International envoy Kofi Annan has left Syria without securing any major steps from the Syrian government to implement his faltering peace plan for the country.
Speaking by phone from Damascus, U.N. spokeswoman Sausan Ghosheh says that Annan flew out of Syria on Wednesday morning local time.
The U.N.-Arab League envoy met with President Bashar al-Assad the previous day and later told reporters that he appealed to the Syrian leader for “bold steps” to create momentum for the peace plan “now, not tomorrow.” Ghosheh said she was not aware of any such steps being taken.
Annan’s plan called on the Syrian government to withdraw heavy weapons from civilian areas and abide by a truce with rebels last month, but attacks by both sides have continued.
Syrian state news agency SANA says Assad told Annan that the success of the peace plan depends on stopping the smuggling of weapons to armed terrorists whom Damascus blames for the 15-month uprising. SANA says Assad called for countries who finance, arm and harbor such terrorists to commit to the peace initiative.
In his Tuesday news conference, Annan urged the Syrian government and “all government-backed militias” to stop all military operations and show maximum restraint.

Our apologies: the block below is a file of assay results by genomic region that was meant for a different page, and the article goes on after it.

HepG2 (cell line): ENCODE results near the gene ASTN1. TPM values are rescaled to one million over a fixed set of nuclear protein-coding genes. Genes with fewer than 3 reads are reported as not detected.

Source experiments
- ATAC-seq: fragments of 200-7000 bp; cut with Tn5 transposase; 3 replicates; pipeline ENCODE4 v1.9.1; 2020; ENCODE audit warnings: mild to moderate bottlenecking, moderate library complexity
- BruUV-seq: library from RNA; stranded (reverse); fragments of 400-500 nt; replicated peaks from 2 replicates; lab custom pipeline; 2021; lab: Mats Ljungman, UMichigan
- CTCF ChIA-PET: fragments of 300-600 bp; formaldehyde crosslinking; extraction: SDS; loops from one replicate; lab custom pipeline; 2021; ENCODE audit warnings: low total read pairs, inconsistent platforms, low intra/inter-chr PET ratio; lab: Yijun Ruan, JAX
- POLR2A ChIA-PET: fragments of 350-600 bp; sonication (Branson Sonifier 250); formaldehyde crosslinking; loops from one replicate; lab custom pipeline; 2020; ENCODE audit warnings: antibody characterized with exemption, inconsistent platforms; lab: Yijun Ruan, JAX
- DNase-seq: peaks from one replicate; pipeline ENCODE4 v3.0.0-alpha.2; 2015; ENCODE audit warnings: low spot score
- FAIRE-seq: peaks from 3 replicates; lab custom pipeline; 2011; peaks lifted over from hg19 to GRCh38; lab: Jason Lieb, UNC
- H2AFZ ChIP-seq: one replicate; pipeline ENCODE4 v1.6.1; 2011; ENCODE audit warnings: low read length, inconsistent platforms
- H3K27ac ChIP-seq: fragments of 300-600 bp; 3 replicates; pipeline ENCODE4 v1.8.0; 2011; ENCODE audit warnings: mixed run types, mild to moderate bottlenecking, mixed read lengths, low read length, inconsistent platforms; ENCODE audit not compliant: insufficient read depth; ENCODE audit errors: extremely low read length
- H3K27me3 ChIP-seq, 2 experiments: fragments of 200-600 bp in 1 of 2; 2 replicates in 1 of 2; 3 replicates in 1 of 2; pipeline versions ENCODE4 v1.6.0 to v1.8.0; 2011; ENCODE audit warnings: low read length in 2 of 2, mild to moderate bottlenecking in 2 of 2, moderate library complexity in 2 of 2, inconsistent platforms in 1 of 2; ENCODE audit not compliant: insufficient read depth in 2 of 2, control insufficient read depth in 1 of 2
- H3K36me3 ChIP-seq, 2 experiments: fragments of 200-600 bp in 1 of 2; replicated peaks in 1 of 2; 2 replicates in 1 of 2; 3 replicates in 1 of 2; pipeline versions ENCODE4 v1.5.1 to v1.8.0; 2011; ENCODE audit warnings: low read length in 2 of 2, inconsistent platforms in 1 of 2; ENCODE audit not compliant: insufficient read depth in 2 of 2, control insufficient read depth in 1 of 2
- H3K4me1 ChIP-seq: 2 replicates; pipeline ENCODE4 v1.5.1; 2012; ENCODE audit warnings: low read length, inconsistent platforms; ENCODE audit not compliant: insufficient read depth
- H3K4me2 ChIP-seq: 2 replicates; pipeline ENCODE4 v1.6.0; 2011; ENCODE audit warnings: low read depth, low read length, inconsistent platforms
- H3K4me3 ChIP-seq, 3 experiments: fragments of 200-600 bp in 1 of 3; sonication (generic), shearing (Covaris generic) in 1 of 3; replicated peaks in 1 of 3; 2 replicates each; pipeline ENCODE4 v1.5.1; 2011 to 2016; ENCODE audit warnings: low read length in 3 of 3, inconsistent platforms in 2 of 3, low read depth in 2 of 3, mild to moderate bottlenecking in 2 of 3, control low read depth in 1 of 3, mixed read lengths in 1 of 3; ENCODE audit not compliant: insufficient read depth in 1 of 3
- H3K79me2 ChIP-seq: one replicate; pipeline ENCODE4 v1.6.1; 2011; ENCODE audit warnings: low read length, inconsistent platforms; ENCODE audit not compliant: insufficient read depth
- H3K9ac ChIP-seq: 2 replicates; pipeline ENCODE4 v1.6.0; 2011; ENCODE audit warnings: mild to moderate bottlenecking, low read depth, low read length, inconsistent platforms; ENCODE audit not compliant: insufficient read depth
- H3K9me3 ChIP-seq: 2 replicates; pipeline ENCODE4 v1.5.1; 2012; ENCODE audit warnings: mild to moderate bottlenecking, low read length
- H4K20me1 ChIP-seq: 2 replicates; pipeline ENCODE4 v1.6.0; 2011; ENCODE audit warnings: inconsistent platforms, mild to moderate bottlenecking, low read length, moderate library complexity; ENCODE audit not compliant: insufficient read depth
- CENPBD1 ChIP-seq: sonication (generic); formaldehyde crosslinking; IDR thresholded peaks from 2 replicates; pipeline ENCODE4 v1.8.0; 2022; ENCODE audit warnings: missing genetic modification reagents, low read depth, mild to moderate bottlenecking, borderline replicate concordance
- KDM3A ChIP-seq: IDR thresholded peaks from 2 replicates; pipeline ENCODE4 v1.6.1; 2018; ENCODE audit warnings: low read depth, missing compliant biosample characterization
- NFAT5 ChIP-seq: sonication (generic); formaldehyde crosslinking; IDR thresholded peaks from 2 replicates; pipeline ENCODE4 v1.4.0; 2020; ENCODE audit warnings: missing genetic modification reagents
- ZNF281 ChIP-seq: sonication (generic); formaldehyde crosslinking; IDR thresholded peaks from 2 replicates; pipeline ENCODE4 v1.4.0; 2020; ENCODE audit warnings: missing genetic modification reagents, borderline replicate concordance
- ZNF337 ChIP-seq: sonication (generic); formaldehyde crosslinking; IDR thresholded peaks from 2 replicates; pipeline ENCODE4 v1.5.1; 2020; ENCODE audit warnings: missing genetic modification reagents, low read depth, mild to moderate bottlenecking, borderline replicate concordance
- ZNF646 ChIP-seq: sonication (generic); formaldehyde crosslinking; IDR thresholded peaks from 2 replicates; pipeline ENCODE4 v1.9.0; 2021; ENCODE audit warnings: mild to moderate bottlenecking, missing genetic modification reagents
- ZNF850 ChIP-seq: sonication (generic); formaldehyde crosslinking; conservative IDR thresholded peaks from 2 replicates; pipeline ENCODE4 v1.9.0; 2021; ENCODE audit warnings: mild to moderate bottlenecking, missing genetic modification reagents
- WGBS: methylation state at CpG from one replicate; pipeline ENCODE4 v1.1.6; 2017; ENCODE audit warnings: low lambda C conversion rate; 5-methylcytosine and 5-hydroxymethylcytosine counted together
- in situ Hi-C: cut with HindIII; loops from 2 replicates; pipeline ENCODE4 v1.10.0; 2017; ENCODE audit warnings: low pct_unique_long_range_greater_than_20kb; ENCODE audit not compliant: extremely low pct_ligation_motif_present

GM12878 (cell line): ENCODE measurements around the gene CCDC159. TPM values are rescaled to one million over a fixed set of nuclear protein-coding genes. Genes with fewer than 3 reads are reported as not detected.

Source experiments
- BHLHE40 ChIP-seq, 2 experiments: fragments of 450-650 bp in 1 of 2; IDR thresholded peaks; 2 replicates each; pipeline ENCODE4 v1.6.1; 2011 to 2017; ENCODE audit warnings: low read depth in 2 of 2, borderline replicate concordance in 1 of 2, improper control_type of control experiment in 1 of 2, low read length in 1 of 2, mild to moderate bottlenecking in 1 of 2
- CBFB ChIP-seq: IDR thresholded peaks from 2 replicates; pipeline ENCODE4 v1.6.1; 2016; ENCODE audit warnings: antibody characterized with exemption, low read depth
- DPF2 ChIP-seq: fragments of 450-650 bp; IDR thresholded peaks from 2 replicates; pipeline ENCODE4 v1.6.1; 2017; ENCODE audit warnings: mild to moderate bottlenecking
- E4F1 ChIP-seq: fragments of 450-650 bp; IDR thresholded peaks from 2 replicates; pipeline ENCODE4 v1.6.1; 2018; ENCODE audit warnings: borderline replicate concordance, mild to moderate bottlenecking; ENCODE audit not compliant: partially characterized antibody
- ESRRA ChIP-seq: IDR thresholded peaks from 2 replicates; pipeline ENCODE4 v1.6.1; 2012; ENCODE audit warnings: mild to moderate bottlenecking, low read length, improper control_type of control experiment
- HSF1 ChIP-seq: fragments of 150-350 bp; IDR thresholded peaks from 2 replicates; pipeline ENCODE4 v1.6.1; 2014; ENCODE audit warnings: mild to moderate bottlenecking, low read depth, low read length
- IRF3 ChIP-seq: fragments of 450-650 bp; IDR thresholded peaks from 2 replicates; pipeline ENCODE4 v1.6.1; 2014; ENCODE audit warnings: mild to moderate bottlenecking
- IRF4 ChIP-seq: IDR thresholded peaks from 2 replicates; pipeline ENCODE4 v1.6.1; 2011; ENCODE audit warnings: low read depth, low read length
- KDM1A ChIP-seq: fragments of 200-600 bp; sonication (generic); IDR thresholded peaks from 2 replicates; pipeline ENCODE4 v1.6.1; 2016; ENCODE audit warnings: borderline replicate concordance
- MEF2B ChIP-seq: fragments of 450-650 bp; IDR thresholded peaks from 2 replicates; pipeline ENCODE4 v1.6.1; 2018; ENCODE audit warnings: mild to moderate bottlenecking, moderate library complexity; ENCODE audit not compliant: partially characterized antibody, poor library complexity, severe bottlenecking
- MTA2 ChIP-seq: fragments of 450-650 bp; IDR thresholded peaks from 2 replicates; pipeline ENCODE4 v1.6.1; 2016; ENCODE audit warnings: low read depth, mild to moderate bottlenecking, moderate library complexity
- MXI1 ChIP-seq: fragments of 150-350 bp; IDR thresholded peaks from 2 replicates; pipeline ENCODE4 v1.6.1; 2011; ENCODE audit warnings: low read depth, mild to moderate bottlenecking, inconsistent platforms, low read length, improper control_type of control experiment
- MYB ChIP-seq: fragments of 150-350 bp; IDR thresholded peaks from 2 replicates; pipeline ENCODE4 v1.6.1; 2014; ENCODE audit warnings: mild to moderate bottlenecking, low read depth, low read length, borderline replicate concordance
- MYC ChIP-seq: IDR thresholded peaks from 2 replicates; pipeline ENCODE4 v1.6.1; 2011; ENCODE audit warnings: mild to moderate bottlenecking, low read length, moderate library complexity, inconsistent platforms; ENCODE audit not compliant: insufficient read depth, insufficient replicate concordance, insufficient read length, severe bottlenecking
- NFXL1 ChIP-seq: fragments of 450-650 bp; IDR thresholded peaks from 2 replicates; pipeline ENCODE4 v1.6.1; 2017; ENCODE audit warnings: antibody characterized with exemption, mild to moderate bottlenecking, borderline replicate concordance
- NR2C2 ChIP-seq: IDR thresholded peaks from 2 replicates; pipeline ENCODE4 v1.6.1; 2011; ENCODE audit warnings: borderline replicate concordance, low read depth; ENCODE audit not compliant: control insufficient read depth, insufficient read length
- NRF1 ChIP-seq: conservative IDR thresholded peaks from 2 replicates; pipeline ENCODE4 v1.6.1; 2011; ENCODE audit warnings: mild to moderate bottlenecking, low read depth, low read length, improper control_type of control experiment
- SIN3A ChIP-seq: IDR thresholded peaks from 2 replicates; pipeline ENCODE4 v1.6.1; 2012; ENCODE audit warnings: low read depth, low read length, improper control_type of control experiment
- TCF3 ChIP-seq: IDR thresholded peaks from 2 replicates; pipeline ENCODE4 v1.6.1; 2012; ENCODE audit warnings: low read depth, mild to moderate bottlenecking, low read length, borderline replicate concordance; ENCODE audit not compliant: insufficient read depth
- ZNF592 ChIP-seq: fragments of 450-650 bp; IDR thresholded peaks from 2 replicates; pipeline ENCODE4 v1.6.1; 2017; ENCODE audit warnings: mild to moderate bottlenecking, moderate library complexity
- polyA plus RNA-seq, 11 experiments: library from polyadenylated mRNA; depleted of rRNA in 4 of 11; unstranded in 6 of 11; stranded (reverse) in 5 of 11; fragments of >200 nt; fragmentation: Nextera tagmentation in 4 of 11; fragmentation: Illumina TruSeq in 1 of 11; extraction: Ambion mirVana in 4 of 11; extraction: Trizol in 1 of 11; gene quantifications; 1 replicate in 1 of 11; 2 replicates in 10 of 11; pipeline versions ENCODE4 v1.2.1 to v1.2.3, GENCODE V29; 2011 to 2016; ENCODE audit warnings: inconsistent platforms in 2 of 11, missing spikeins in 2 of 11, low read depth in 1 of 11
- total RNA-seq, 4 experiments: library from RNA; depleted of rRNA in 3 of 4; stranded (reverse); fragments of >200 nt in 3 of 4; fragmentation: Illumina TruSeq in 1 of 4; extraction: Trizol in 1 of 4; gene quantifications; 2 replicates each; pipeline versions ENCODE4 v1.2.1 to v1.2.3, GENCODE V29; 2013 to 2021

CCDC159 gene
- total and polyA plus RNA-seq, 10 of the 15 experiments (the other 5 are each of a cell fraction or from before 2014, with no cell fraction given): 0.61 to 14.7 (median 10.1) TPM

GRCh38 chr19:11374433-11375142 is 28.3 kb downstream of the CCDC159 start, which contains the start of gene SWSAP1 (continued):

In New York, U.N. peacekeeping chief Herve Ladsous said there are “strong suspicions” that pro-Assad gunmen known as shabiha executed civilians as part of a massacre of more than 100 residents of the central town of Houla last Friday. He said the killing of other Houla residents by artillery and tank fire places responsibility for the incident “ever so clearly” on the Syrian government. Syrian officials deny any role in the massacre.
Japan said Wednesday it has joined its Western allies in announcing the expulsion of Syrian diplomats in protest at the massacre. Nine Western nations announced similar expulsions on Tuesday, including the United States, Australia, Britain, Canada, France, Germany, Italy, the Netherlands and Spain.
In another development, Russia and China restated their opposition to any military intervention in Syria, a day after French President Francois Hollande said he does not rule out such action if the U.N. Security Council approves it.
Russian Deputy Foreign Minister Gennady Gatilov told the Interfax news agency that Moscow will veto any Council resolution that authorizes foreign military interference in Syria, a longtime Russian ally. He also said it is “premature” for the Council to consider any new measures to deal with the Syrian crisis.
In Beijing, foreign ministry spokesman Liu Weimin said China opposes regime change by force in Syria. He also said he is not aware of any Chinese move to expel or disrupt the work of Syrian diplomats in the country
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